Vase (vase à tête d'éléphant) (one of a pair)
Modeler Jean-Claude Duplessis French
Manufactory Sèvres Manufactory French
These three vases (58.75.89a, b–.91) were originally accompanied by two additional vases to form a set, or garniture, that was one of the most extraordinary and expensive garnitures produced at Sèvres during the eighteenth century. The boat-shaped vase, known at the factory as a pot-pourri à vaisseau or a pot-pourri en navire, would have occupied the central position in the grouping flanked by the two elephant-head vases (vase à tête d’éléphant) and two vases with ear-shaped handles (vase à oreilles) now at the Musée du Louvre, Paris. The garniture is remarkable not only for its originality of the vase forms but also for its novel and extremely highquality decoration.
The body of the center vase is in the shape of a boat with marine masks at both ends and truncated bowsprits emerging from the mouths of the masks. The lid, which is formed from shrouds or rigging that alternate with pierced panels to represent sails, is a separate upper section of the vase that includes a pennant descending from the masthead. The form of this remarkable potpourri vase evolved from two earlier vase shapes made at Sèvres, but the concept—a vase in the form of a boat with sails—was entirely new. The design for the pot-pourri à vaisseau is attributed to Jean-Claude Duplessis (Italian, ca. 1695–1774), the creative head of the sculpture workshop at Sèvres who was responsible for many of the factory’s most innovative designs. This model of potpourri vase was first produced in 1758, and the Museum’s example is one of the first created. The lid in the form of sail rigging must be one of the most technically challenging designs made at Sèvres, based on the extensive and intricate perforations incised in the clay while only partially dry. If successfully executed in this so-called leather-hard state, the lid could have been damaged, or it could have collapsed during the firing due to fragility in the unfired state.
It appears that very few of these potpourri vases were made, probably because of the technical difficulties in fabricating them, and hence, the costs involved. Only four of this model can be identified in the factory’s sales records, and ten are known to have survived today. In addition, factory records indicate that these boat-shaped vases were only produced for a seven-year period, since after 1764 their very Rococo design would no longer have been fashionable.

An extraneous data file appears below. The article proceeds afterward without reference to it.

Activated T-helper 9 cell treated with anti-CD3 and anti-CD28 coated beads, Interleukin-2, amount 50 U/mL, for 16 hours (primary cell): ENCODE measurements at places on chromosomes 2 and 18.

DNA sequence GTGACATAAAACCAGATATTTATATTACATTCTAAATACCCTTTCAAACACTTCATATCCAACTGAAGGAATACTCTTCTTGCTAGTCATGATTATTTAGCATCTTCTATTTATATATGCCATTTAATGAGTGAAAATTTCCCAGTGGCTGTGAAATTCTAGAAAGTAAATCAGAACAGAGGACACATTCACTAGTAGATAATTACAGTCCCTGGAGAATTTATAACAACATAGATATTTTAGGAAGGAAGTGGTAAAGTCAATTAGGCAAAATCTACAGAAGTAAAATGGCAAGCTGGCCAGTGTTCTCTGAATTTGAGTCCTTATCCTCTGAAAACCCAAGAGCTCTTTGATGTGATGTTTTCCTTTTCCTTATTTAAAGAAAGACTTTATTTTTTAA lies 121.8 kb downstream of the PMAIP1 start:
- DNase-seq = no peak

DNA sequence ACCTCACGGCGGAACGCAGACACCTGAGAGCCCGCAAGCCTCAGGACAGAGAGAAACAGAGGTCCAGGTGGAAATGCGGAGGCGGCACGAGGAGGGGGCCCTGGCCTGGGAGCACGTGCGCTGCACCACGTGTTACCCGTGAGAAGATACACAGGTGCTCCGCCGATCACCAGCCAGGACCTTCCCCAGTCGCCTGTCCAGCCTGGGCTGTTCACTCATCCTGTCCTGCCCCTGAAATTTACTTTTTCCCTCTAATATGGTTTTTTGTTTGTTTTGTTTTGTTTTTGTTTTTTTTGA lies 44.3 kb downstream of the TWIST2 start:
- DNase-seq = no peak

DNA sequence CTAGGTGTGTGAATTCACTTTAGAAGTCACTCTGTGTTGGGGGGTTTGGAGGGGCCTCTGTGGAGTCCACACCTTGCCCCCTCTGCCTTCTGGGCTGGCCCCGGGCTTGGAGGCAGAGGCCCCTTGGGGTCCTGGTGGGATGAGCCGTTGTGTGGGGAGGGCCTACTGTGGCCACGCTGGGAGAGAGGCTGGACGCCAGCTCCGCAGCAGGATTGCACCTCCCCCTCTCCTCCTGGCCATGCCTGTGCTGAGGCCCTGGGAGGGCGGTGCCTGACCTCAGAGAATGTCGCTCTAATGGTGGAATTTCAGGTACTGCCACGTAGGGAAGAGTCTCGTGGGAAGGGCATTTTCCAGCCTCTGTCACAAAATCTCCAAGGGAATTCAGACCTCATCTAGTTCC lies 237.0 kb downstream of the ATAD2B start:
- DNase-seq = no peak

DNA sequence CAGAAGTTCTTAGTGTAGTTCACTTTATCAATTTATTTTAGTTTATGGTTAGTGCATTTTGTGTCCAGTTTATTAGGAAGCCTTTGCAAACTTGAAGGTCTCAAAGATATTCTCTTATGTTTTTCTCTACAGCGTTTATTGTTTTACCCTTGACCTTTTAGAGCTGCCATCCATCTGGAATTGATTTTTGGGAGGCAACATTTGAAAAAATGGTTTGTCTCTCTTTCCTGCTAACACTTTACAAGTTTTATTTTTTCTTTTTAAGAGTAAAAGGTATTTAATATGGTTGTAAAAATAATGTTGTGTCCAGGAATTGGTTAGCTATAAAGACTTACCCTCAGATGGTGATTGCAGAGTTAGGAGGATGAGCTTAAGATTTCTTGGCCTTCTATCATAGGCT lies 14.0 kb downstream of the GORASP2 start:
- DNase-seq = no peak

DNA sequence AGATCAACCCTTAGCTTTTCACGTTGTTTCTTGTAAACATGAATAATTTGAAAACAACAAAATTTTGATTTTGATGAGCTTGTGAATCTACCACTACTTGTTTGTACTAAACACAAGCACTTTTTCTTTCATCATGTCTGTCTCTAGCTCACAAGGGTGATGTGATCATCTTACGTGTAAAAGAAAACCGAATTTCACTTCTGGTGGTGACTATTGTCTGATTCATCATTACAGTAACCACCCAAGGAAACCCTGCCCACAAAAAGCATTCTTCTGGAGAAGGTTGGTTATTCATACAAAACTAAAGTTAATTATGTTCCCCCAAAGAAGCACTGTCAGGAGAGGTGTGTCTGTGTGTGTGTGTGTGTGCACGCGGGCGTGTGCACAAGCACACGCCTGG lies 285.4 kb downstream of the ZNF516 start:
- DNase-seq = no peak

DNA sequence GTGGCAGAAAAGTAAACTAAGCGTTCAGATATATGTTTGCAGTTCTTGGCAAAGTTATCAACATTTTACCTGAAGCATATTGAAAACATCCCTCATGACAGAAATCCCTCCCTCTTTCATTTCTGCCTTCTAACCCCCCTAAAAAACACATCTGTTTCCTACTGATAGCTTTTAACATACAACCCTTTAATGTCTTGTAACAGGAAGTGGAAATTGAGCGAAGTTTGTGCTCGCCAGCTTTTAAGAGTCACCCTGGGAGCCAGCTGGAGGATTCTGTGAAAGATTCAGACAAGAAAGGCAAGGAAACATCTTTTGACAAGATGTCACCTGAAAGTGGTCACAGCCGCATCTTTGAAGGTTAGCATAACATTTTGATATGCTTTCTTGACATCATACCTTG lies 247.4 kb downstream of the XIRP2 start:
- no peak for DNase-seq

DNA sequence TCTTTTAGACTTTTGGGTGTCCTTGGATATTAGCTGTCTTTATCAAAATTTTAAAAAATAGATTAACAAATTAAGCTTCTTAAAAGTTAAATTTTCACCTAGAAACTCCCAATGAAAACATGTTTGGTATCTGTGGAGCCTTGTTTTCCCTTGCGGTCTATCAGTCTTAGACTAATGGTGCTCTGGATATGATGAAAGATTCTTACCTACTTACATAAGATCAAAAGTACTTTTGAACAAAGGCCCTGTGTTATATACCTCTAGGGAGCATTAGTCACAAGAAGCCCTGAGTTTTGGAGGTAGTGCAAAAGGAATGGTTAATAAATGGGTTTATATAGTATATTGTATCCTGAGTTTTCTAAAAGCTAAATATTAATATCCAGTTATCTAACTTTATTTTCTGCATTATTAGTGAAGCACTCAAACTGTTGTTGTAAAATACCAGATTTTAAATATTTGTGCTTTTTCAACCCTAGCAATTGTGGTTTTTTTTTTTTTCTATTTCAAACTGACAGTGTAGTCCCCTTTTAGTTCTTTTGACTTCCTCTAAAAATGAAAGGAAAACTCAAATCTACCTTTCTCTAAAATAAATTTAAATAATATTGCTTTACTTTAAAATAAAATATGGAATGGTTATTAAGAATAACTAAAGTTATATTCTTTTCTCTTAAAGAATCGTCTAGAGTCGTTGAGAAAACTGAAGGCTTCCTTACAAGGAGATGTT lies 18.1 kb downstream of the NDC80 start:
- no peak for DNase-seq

The elephant-head vase, introduced at Sèvres two years before the boat-shaped vase, was equally innovative in form. Duplessis is known to have supplied the design for the vase, which was intended to support candles in addition to being decorative. Elephant-head vases were made in three sizes, of which this pair represents the largest, and the vase design was modified in minor ways during the relatively short period that it was in production (1756–62). The handles that appear under the elephants’ trunks reflect one modification, added presumably to provide extra support for the trunks. The source of inspiration for Duplessis’s design, and for the prominent elephant heads in particular, has been much debated, including discussions of Chinese, Japanese, and Meissen porcelains as possible models. A plausible model may lie in either the Japanese so-called birdcage vases that were avidly collected by August II (1670–1733), commonly known as Augustus the Strong, elector of Saxony, king of Poland, or in the Meissen copies of the Japanese originals, but these vases are only distantly related to Duplessis’s design, which is one of the most unexpected of all those produced at Sèvres. While the elephant-head vases were made in larger quantities than the boat-shaped vases, their high cost, which ranged from 360 to 960 livres, necessarily limited the scope of production.
The boat-shaped vase, the two elephant-head vases, and the two vases now at the Louvre were among the porcelains included in the sale held in King Louis XV’s (1710–1774) private apartments at Versailles in late December 1758. Sales of the latest production from Sèvres, which took place annually at Versailles in late December and early January, had been initiated by Louis XV to encourage the factory’s sales, and the event proved lucrative for the royal manufactory.